1. Extensive use of asserts in release builds terrifies me. It's meant to check for conditions that shouldn't happen, but I see users complaining about their apps aborting with assertion failures on ZMQ mailing lists and it comes up fairly frequently in Google. There are a fair bit of asserts for error codes returned from system calls. I don't want a critical process crash because I've used library in a wrong way in a completely different part of the application.
2. Only in 2.1 they've fixed the problem where some messages would not be flushed and be lost if you terminate the process too early. This seems like a fairly common bug for younger projects. Recommended workaround is... calling "sleep" before you exit, which is one of the deadly sins of multithreaded programming! This and above point convinces me that ZMQ isn't as mature enough for me to be comfortable with.
3. Transparent reconnection is good, but some of our applications need to quickly detect that other nodes in the system are missing, which forces me to implement off-band heartbeat mechanism.
4. Threading model seems a bit awkward to me (last I checked). First of all, let me state that I personally believe that a library starting threads behind your back is a Bad Thing (unless it's a framework). ZMQ uses a sender thread that you queue your messages into, yet it forces you to dispatch your receive loop by either blocking read or zmq_poll. If it already starts threads by itself, why not provide a callback?
5. Not really a problem, but a missing feature: no way to demultiplex messages from a stream of messages, so you have to implement it yourself. You can subscribe to a subset of messages on a socket, but can't subscribe to multiple subsets from a single socket.
1. The 0MQ devs originally got asserts backwards, using them to validate external input (e.g. on sockets) instead of internal consistency. We've been fixing this for a year or two now, and it's pretty good. You'll get assertion failures if you e.g. use sockets from multiple threads. Not so much if you pass bad stuff onto sockets.
2. 2.1 was a great step forwards, and the use of "sleep" was in toy examples. Real networking apps tend to run forever, so this message loss at exit wasn't a big deal. You're right that the product is still young.
3. Totally agreed, this lack of peer presence detection is annoying, and the source of some debate on the lists.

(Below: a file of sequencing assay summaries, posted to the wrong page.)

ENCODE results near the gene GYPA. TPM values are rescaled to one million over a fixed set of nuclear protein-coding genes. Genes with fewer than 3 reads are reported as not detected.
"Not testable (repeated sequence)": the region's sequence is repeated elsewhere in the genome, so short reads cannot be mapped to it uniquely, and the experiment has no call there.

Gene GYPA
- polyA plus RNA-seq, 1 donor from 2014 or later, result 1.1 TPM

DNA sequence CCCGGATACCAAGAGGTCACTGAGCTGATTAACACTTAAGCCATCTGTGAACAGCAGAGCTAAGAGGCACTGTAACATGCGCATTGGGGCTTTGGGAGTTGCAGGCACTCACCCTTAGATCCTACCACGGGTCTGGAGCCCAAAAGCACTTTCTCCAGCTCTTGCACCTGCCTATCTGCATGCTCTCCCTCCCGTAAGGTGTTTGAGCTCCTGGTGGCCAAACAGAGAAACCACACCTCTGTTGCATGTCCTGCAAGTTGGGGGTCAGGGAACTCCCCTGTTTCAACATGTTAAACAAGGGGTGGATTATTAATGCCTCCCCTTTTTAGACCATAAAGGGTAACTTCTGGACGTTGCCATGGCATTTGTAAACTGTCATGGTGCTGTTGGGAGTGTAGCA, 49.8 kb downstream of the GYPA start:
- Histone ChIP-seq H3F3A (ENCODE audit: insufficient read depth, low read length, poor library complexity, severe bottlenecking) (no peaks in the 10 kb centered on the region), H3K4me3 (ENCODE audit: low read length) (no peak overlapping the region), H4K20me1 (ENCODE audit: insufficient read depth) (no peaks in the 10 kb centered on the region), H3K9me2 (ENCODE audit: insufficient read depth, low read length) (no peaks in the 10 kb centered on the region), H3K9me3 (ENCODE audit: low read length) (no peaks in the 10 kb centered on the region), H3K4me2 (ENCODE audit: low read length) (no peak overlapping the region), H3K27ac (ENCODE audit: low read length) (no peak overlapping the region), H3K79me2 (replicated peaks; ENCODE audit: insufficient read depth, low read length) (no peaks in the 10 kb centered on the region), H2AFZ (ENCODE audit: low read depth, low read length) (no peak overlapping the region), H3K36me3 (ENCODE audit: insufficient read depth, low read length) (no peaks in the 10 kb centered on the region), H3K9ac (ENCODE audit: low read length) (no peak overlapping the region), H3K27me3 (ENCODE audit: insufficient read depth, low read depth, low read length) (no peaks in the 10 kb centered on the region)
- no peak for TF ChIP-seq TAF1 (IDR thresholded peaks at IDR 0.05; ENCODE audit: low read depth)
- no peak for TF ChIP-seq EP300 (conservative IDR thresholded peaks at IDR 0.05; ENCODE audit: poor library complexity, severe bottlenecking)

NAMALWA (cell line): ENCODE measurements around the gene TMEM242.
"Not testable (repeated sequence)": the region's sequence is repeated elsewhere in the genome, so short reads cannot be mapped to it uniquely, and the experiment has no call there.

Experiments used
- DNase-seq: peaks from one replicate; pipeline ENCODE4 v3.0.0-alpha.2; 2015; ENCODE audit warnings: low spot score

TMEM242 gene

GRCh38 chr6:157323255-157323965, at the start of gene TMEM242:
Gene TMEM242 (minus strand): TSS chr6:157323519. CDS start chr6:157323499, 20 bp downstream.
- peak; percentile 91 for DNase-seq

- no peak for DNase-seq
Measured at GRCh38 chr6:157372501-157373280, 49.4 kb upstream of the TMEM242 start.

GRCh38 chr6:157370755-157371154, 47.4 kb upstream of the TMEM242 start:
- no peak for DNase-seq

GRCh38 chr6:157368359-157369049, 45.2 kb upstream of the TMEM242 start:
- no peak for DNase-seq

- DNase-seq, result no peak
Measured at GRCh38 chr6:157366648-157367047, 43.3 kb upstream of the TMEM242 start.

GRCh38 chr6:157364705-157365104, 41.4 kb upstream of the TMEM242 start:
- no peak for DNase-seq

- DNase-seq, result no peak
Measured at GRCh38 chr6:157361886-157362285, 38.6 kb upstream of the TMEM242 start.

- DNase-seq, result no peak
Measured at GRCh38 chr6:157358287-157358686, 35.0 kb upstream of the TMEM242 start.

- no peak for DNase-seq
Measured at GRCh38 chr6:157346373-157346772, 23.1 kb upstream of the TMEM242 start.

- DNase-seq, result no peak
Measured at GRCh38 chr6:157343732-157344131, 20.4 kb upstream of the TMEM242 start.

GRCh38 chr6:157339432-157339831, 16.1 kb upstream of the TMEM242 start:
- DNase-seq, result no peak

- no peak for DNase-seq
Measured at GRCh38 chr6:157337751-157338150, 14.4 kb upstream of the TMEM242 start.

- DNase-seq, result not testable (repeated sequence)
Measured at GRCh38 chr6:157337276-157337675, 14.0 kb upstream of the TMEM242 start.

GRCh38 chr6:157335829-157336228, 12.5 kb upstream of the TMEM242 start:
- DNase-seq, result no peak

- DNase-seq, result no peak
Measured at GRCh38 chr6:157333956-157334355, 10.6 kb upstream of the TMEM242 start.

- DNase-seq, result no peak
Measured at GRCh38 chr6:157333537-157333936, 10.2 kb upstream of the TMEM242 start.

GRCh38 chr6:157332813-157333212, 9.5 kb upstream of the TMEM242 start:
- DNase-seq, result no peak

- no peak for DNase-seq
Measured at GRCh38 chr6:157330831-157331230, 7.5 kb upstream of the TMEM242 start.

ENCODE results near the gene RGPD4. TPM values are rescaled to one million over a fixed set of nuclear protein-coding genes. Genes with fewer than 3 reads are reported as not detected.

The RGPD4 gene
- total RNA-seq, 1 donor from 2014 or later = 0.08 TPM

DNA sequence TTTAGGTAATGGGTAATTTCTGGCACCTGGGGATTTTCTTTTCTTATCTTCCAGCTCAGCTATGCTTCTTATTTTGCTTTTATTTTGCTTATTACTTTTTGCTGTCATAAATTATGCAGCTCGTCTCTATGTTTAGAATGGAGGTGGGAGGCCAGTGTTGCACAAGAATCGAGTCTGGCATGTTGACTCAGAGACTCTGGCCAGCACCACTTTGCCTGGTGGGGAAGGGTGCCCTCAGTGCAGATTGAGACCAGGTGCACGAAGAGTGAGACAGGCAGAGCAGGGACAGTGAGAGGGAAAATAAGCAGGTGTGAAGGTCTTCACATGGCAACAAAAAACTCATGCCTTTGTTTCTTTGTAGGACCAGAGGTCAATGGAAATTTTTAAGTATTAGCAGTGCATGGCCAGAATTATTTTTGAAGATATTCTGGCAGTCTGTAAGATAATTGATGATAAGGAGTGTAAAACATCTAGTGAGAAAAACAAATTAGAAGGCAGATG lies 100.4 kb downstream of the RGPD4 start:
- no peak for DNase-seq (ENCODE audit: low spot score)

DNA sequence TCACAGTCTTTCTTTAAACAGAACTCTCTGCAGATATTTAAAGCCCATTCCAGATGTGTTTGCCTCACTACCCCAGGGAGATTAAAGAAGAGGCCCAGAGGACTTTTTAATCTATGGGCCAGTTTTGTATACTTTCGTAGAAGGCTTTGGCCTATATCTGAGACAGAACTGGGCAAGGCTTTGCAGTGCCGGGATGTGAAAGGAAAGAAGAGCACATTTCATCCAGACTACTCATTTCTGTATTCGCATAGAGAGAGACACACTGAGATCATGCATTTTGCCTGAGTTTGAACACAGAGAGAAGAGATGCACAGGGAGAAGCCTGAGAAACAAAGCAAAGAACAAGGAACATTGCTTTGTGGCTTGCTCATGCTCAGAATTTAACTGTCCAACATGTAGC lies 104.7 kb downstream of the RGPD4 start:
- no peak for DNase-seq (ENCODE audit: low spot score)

4. Threading model works fine for me, I've used it extensively. A usable reactor is a hundred lines of code, no more. See the libzapi zloop reactor, in C, for example.
5. Demultiplexing sounds like useful functionality but should probable sit above sockets.
We evaluated using ZeroMQ for inter-shard communication in our distributed database engine, and while ZeroMQ had a lot going for it, in the end everyone on the team was so frustrated with attempting to reproduce corner case assertions and debugging ZeroMQ internals that we decided to bid it good riddance.
We were working towards a deadline, and ZeroMQ in the end proved counterproductive towards that goal; during the time we used it, we ran into some half a dozen different ZeroMQ asserts, some of them very difficult to reproduce, and of which I believe we managed to solve or work around only two or three.
Some of the problem may be in expectations. If you go in expecting it to be a mature and solid black-box solution (as its versioning might seem to indicate), you may be expecting too much. If you mentally prefix a '0.' to the version number and think of it as fast-evolving alpha software, you'll be happier.
I still believe the concepts behind ZeroMQ to be viable and laudable ones. We may reevaluate it in the future, but not anytime soon.
I use tons of debug asserts in my code, but I'm slowly coming to the conclusion that asserts enable lazy coding. Most asserts should probably be replaced with proper logging and error codes.